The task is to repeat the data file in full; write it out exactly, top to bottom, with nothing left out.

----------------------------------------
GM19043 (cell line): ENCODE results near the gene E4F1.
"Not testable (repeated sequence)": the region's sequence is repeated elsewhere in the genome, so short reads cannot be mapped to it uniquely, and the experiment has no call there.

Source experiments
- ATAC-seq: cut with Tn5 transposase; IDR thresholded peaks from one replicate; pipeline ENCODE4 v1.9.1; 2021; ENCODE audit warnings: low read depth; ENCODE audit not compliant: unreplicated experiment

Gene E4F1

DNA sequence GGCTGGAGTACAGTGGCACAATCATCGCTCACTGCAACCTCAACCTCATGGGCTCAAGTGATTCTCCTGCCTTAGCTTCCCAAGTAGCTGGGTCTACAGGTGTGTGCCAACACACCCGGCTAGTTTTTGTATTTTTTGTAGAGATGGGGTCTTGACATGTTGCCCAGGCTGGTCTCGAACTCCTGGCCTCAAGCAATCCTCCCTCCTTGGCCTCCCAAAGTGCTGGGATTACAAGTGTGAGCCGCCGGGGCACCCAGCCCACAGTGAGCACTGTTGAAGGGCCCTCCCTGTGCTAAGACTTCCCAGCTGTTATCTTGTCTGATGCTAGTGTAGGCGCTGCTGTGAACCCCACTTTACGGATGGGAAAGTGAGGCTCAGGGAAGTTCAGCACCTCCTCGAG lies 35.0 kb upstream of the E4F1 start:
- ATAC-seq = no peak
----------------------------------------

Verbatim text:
GM19043 (cell line): ENCODE results near the gene E4F1.
"Not testable (repeated sequence)": the region's sequence is repeated elsewhere in the genome, so short reads cannot be mapped to it uniquely, and the experiment has no call there.

Source experiments
- ATAC-seq: cut with Tn5 transposase; IDR thresholded peaks from one replicate; pipeline ENCODE4 v1.9.1; 2021; ENCODE audit warnings: low read depth; ENCODE audit not compliant: unreplicated experiment

Gene E4F1

DNA sequence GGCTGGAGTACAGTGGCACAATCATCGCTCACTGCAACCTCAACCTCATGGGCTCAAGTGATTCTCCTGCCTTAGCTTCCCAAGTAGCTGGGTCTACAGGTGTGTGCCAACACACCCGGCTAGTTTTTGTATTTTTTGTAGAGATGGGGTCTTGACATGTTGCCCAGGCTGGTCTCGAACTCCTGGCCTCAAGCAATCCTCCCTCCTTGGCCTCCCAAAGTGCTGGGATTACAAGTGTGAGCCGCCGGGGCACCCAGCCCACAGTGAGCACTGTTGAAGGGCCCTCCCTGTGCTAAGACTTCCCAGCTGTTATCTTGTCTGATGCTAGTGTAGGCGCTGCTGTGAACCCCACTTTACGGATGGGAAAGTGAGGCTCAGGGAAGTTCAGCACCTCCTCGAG lies 35.0 kb upstream of the E4F1 start:
- ATAC-seq = no peak